Last year, we got in a 2009 Infiniti EX35 to drive for a week, and even though I didn’t like it at first, I quickly realized how great of a car it really is. The 3.5-liter V6 engine provides plenty of power to haul it around, the 5-speed automatic transmission (which strangely feels like a CVT) is flawless, and it rides and handles both sporty and comfortable at the same time. While it may not have quite as much room as some rival small crossovers, it more than makes up for it in driving dynamics.
It’s not a car for enthusiasts, though gearheads like you and me will find it a perfect everyday driver in addition to your weekend ride. The amount of technology involved is incredible; opt for the $2,150 Bose & Around-View Monitor Package and get one of the coolest features on any car to date: a top-down view of you car on the 7-inch LCD monitor making it easier to navigate around tight spots than you ever thought possible. It includes – among a premium 11-speaker sound system – a front and rear sonar system, four color cameras on the front, rear, and sides, and an advanced climate control system. I highly recommend this package if you like the EX35.
The navigation system is top-notch, featuring (new for 2010) a Zagat restaurant guide and weather updates. Other additions for 2010 include standard bluetooth on the Journey trim, automatic headlights, and heated outside mirrors, along with an iPod/USB interface and an optional premium air filtration system.
The 2010 Infiniti EX35 truly is Driving for Dummies – it’s so incredibly easy to drive, easy to use the navigation and interior controls, and very comfortable. This is good and bad, of course, as it’s easy to get used to. Don’t teach your kid to drive in the EX – they won’t know how to drive anything else.
There are a few quirks about the 2010 Infiniti EX35 though, mostly small stuff. First, I had problems getting my iPhone to work correctly with the iPod interface. Podcasts would sometimes stop in the middle, and I couldn’t plug the phone in and start it from the car’s interface; I had to start a song, then plug it in. Our iPod nano didn’t have this problem, but keep that in mind if you own an iPhone. Also to skip to the next track on the iPod, you have to hit up instead of down on the steering wheel’s controls. Pressing down to go to the next track makes more sense. While it did have USB input for audio, it doesn’t include a standard auxiliary audio jack. Lastly, you’re unable to input information into the nav system while moving – a stupid and pointless “feature” most cars have nowadays. Oh, and while possibly not a downside, someone pointed out the EX35 looks like a shoe from the side. He’s right, it does.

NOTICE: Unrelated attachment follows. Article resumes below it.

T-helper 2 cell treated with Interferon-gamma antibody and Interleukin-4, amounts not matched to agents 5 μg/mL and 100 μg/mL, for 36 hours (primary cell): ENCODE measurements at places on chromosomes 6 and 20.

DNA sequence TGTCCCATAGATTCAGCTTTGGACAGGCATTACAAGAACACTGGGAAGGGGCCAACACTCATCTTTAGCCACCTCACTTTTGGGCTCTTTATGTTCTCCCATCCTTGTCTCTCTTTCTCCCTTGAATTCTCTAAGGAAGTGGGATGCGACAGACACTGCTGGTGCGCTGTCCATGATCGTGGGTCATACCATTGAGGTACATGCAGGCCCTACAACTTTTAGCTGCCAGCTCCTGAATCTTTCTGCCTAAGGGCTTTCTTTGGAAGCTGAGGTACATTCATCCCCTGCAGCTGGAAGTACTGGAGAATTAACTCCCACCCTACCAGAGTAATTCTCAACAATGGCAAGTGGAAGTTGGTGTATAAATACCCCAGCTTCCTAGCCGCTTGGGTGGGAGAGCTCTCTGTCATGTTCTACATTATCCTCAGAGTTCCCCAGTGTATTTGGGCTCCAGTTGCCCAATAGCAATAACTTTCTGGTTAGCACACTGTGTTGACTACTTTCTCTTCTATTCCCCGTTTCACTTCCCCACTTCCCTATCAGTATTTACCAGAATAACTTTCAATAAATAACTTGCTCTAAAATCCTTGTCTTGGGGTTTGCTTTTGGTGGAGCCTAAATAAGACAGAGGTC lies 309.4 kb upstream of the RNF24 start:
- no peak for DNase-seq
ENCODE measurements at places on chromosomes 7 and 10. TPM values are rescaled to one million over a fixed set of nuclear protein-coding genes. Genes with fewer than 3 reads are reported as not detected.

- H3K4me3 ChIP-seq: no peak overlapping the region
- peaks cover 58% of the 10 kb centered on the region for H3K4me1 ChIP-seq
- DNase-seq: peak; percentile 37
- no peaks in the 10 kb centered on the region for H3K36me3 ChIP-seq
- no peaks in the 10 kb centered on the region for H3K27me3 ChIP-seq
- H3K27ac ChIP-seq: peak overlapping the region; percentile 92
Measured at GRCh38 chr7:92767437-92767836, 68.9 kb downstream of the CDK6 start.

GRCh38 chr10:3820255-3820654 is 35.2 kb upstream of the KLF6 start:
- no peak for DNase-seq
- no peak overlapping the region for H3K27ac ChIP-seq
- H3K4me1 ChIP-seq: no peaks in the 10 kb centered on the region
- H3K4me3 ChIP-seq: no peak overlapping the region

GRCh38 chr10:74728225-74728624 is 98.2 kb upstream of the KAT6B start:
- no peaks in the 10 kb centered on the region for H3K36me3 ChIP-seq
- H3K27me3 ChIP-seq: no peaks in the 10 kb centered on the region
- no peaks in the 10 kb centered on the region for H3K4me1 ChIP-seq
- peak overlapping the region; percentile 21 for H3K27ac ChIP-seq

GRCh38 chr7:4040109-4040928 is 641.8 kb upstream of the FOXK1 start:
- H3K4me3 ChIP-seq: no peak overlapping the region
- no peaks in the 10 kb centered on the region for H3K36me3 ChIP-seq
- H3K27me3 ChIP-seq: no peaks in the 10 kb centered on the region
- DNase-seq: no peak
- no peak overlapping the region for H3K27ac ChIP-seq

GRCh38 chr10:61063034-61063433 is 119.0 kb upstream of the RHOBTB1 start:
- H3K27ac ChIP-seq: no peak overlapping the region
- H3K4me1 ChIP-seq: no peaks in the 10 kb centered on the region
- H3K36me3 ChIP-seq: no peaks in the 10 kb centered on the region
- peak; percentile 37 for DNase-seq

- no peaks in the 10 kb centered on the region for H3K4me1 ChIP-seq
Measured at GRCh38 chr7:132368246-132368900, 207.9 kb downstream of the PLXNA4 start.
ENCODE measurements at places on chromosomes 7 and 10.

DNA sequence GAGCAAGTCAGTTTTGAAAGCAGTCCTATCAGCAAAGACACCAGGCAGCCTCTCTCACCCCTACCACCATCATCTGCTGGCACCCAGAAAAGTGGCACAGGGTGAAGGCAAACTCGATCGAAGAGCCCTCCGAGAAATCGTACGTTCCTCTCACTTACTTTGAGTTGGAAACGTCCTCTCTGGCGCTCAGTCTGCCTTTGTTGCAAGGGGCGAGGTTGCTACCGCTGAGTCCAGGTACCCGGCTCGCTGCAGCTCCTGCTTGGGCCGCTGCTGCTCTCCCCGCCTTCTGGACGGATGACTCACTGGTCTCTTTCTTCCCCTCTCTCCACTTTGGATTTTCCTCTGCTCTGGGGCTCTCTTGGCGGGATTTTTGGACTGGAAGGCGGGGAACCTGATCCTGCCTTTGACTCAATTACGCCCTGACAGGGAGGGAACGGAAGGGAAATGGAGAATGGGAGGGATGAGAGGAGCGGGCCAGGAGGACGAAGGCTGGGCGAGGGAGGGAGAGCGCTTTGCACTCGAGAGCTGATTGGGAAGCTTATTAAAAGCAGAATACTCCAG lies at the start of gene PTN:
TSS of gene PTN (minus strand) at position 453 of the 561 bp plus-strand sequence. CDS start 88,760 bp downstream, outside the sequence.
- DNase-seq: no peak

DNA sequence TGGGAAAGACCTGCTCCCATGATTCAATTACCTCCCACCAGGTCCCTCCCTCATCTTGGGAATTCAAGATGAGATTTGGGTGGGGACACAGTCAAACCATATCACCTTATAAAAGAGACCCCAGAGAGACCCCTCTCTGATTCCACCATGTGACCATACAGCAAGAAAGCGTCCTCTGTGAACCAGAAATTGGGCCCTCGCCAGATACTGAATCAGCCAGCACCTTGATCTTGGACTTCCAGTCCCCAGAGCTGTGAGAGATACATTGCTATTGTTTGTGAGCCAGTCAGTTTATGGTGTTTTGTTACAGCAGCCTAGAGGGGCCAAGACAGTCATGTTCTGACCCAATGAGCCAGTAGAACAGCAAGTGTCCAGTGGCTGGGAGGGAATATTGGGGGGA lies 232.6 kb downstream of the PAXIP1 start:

Our higher-end Journey AWD model came in at $42,945 with quite a few options and packages. The Journey AWD starts at $37,400, and you can get into a base model FWD EX35 for $33,800.
Fuel economy could be better – EPA rated at 16 city, 23 hwy. Not abysmal given the power and transmission though. Power comes in at the top of the segment, with its 3.5-liter V6 engine getting 294 hp and 253 ft-lbs of torque.
Before You Buy
For more information and detailed specs on the Infiniti EX35, check out the review of the 2009 model; other than what’s listed above, they’re essentially identical: 2009 Infiniti EX35 Review.
Competing models include the Acura RDX, Audi Q5, BMW X3, and Mercedes GLK350. All are around the same price, have about the same power (though the EX35 beats them all,) and get around the same fuel economy.
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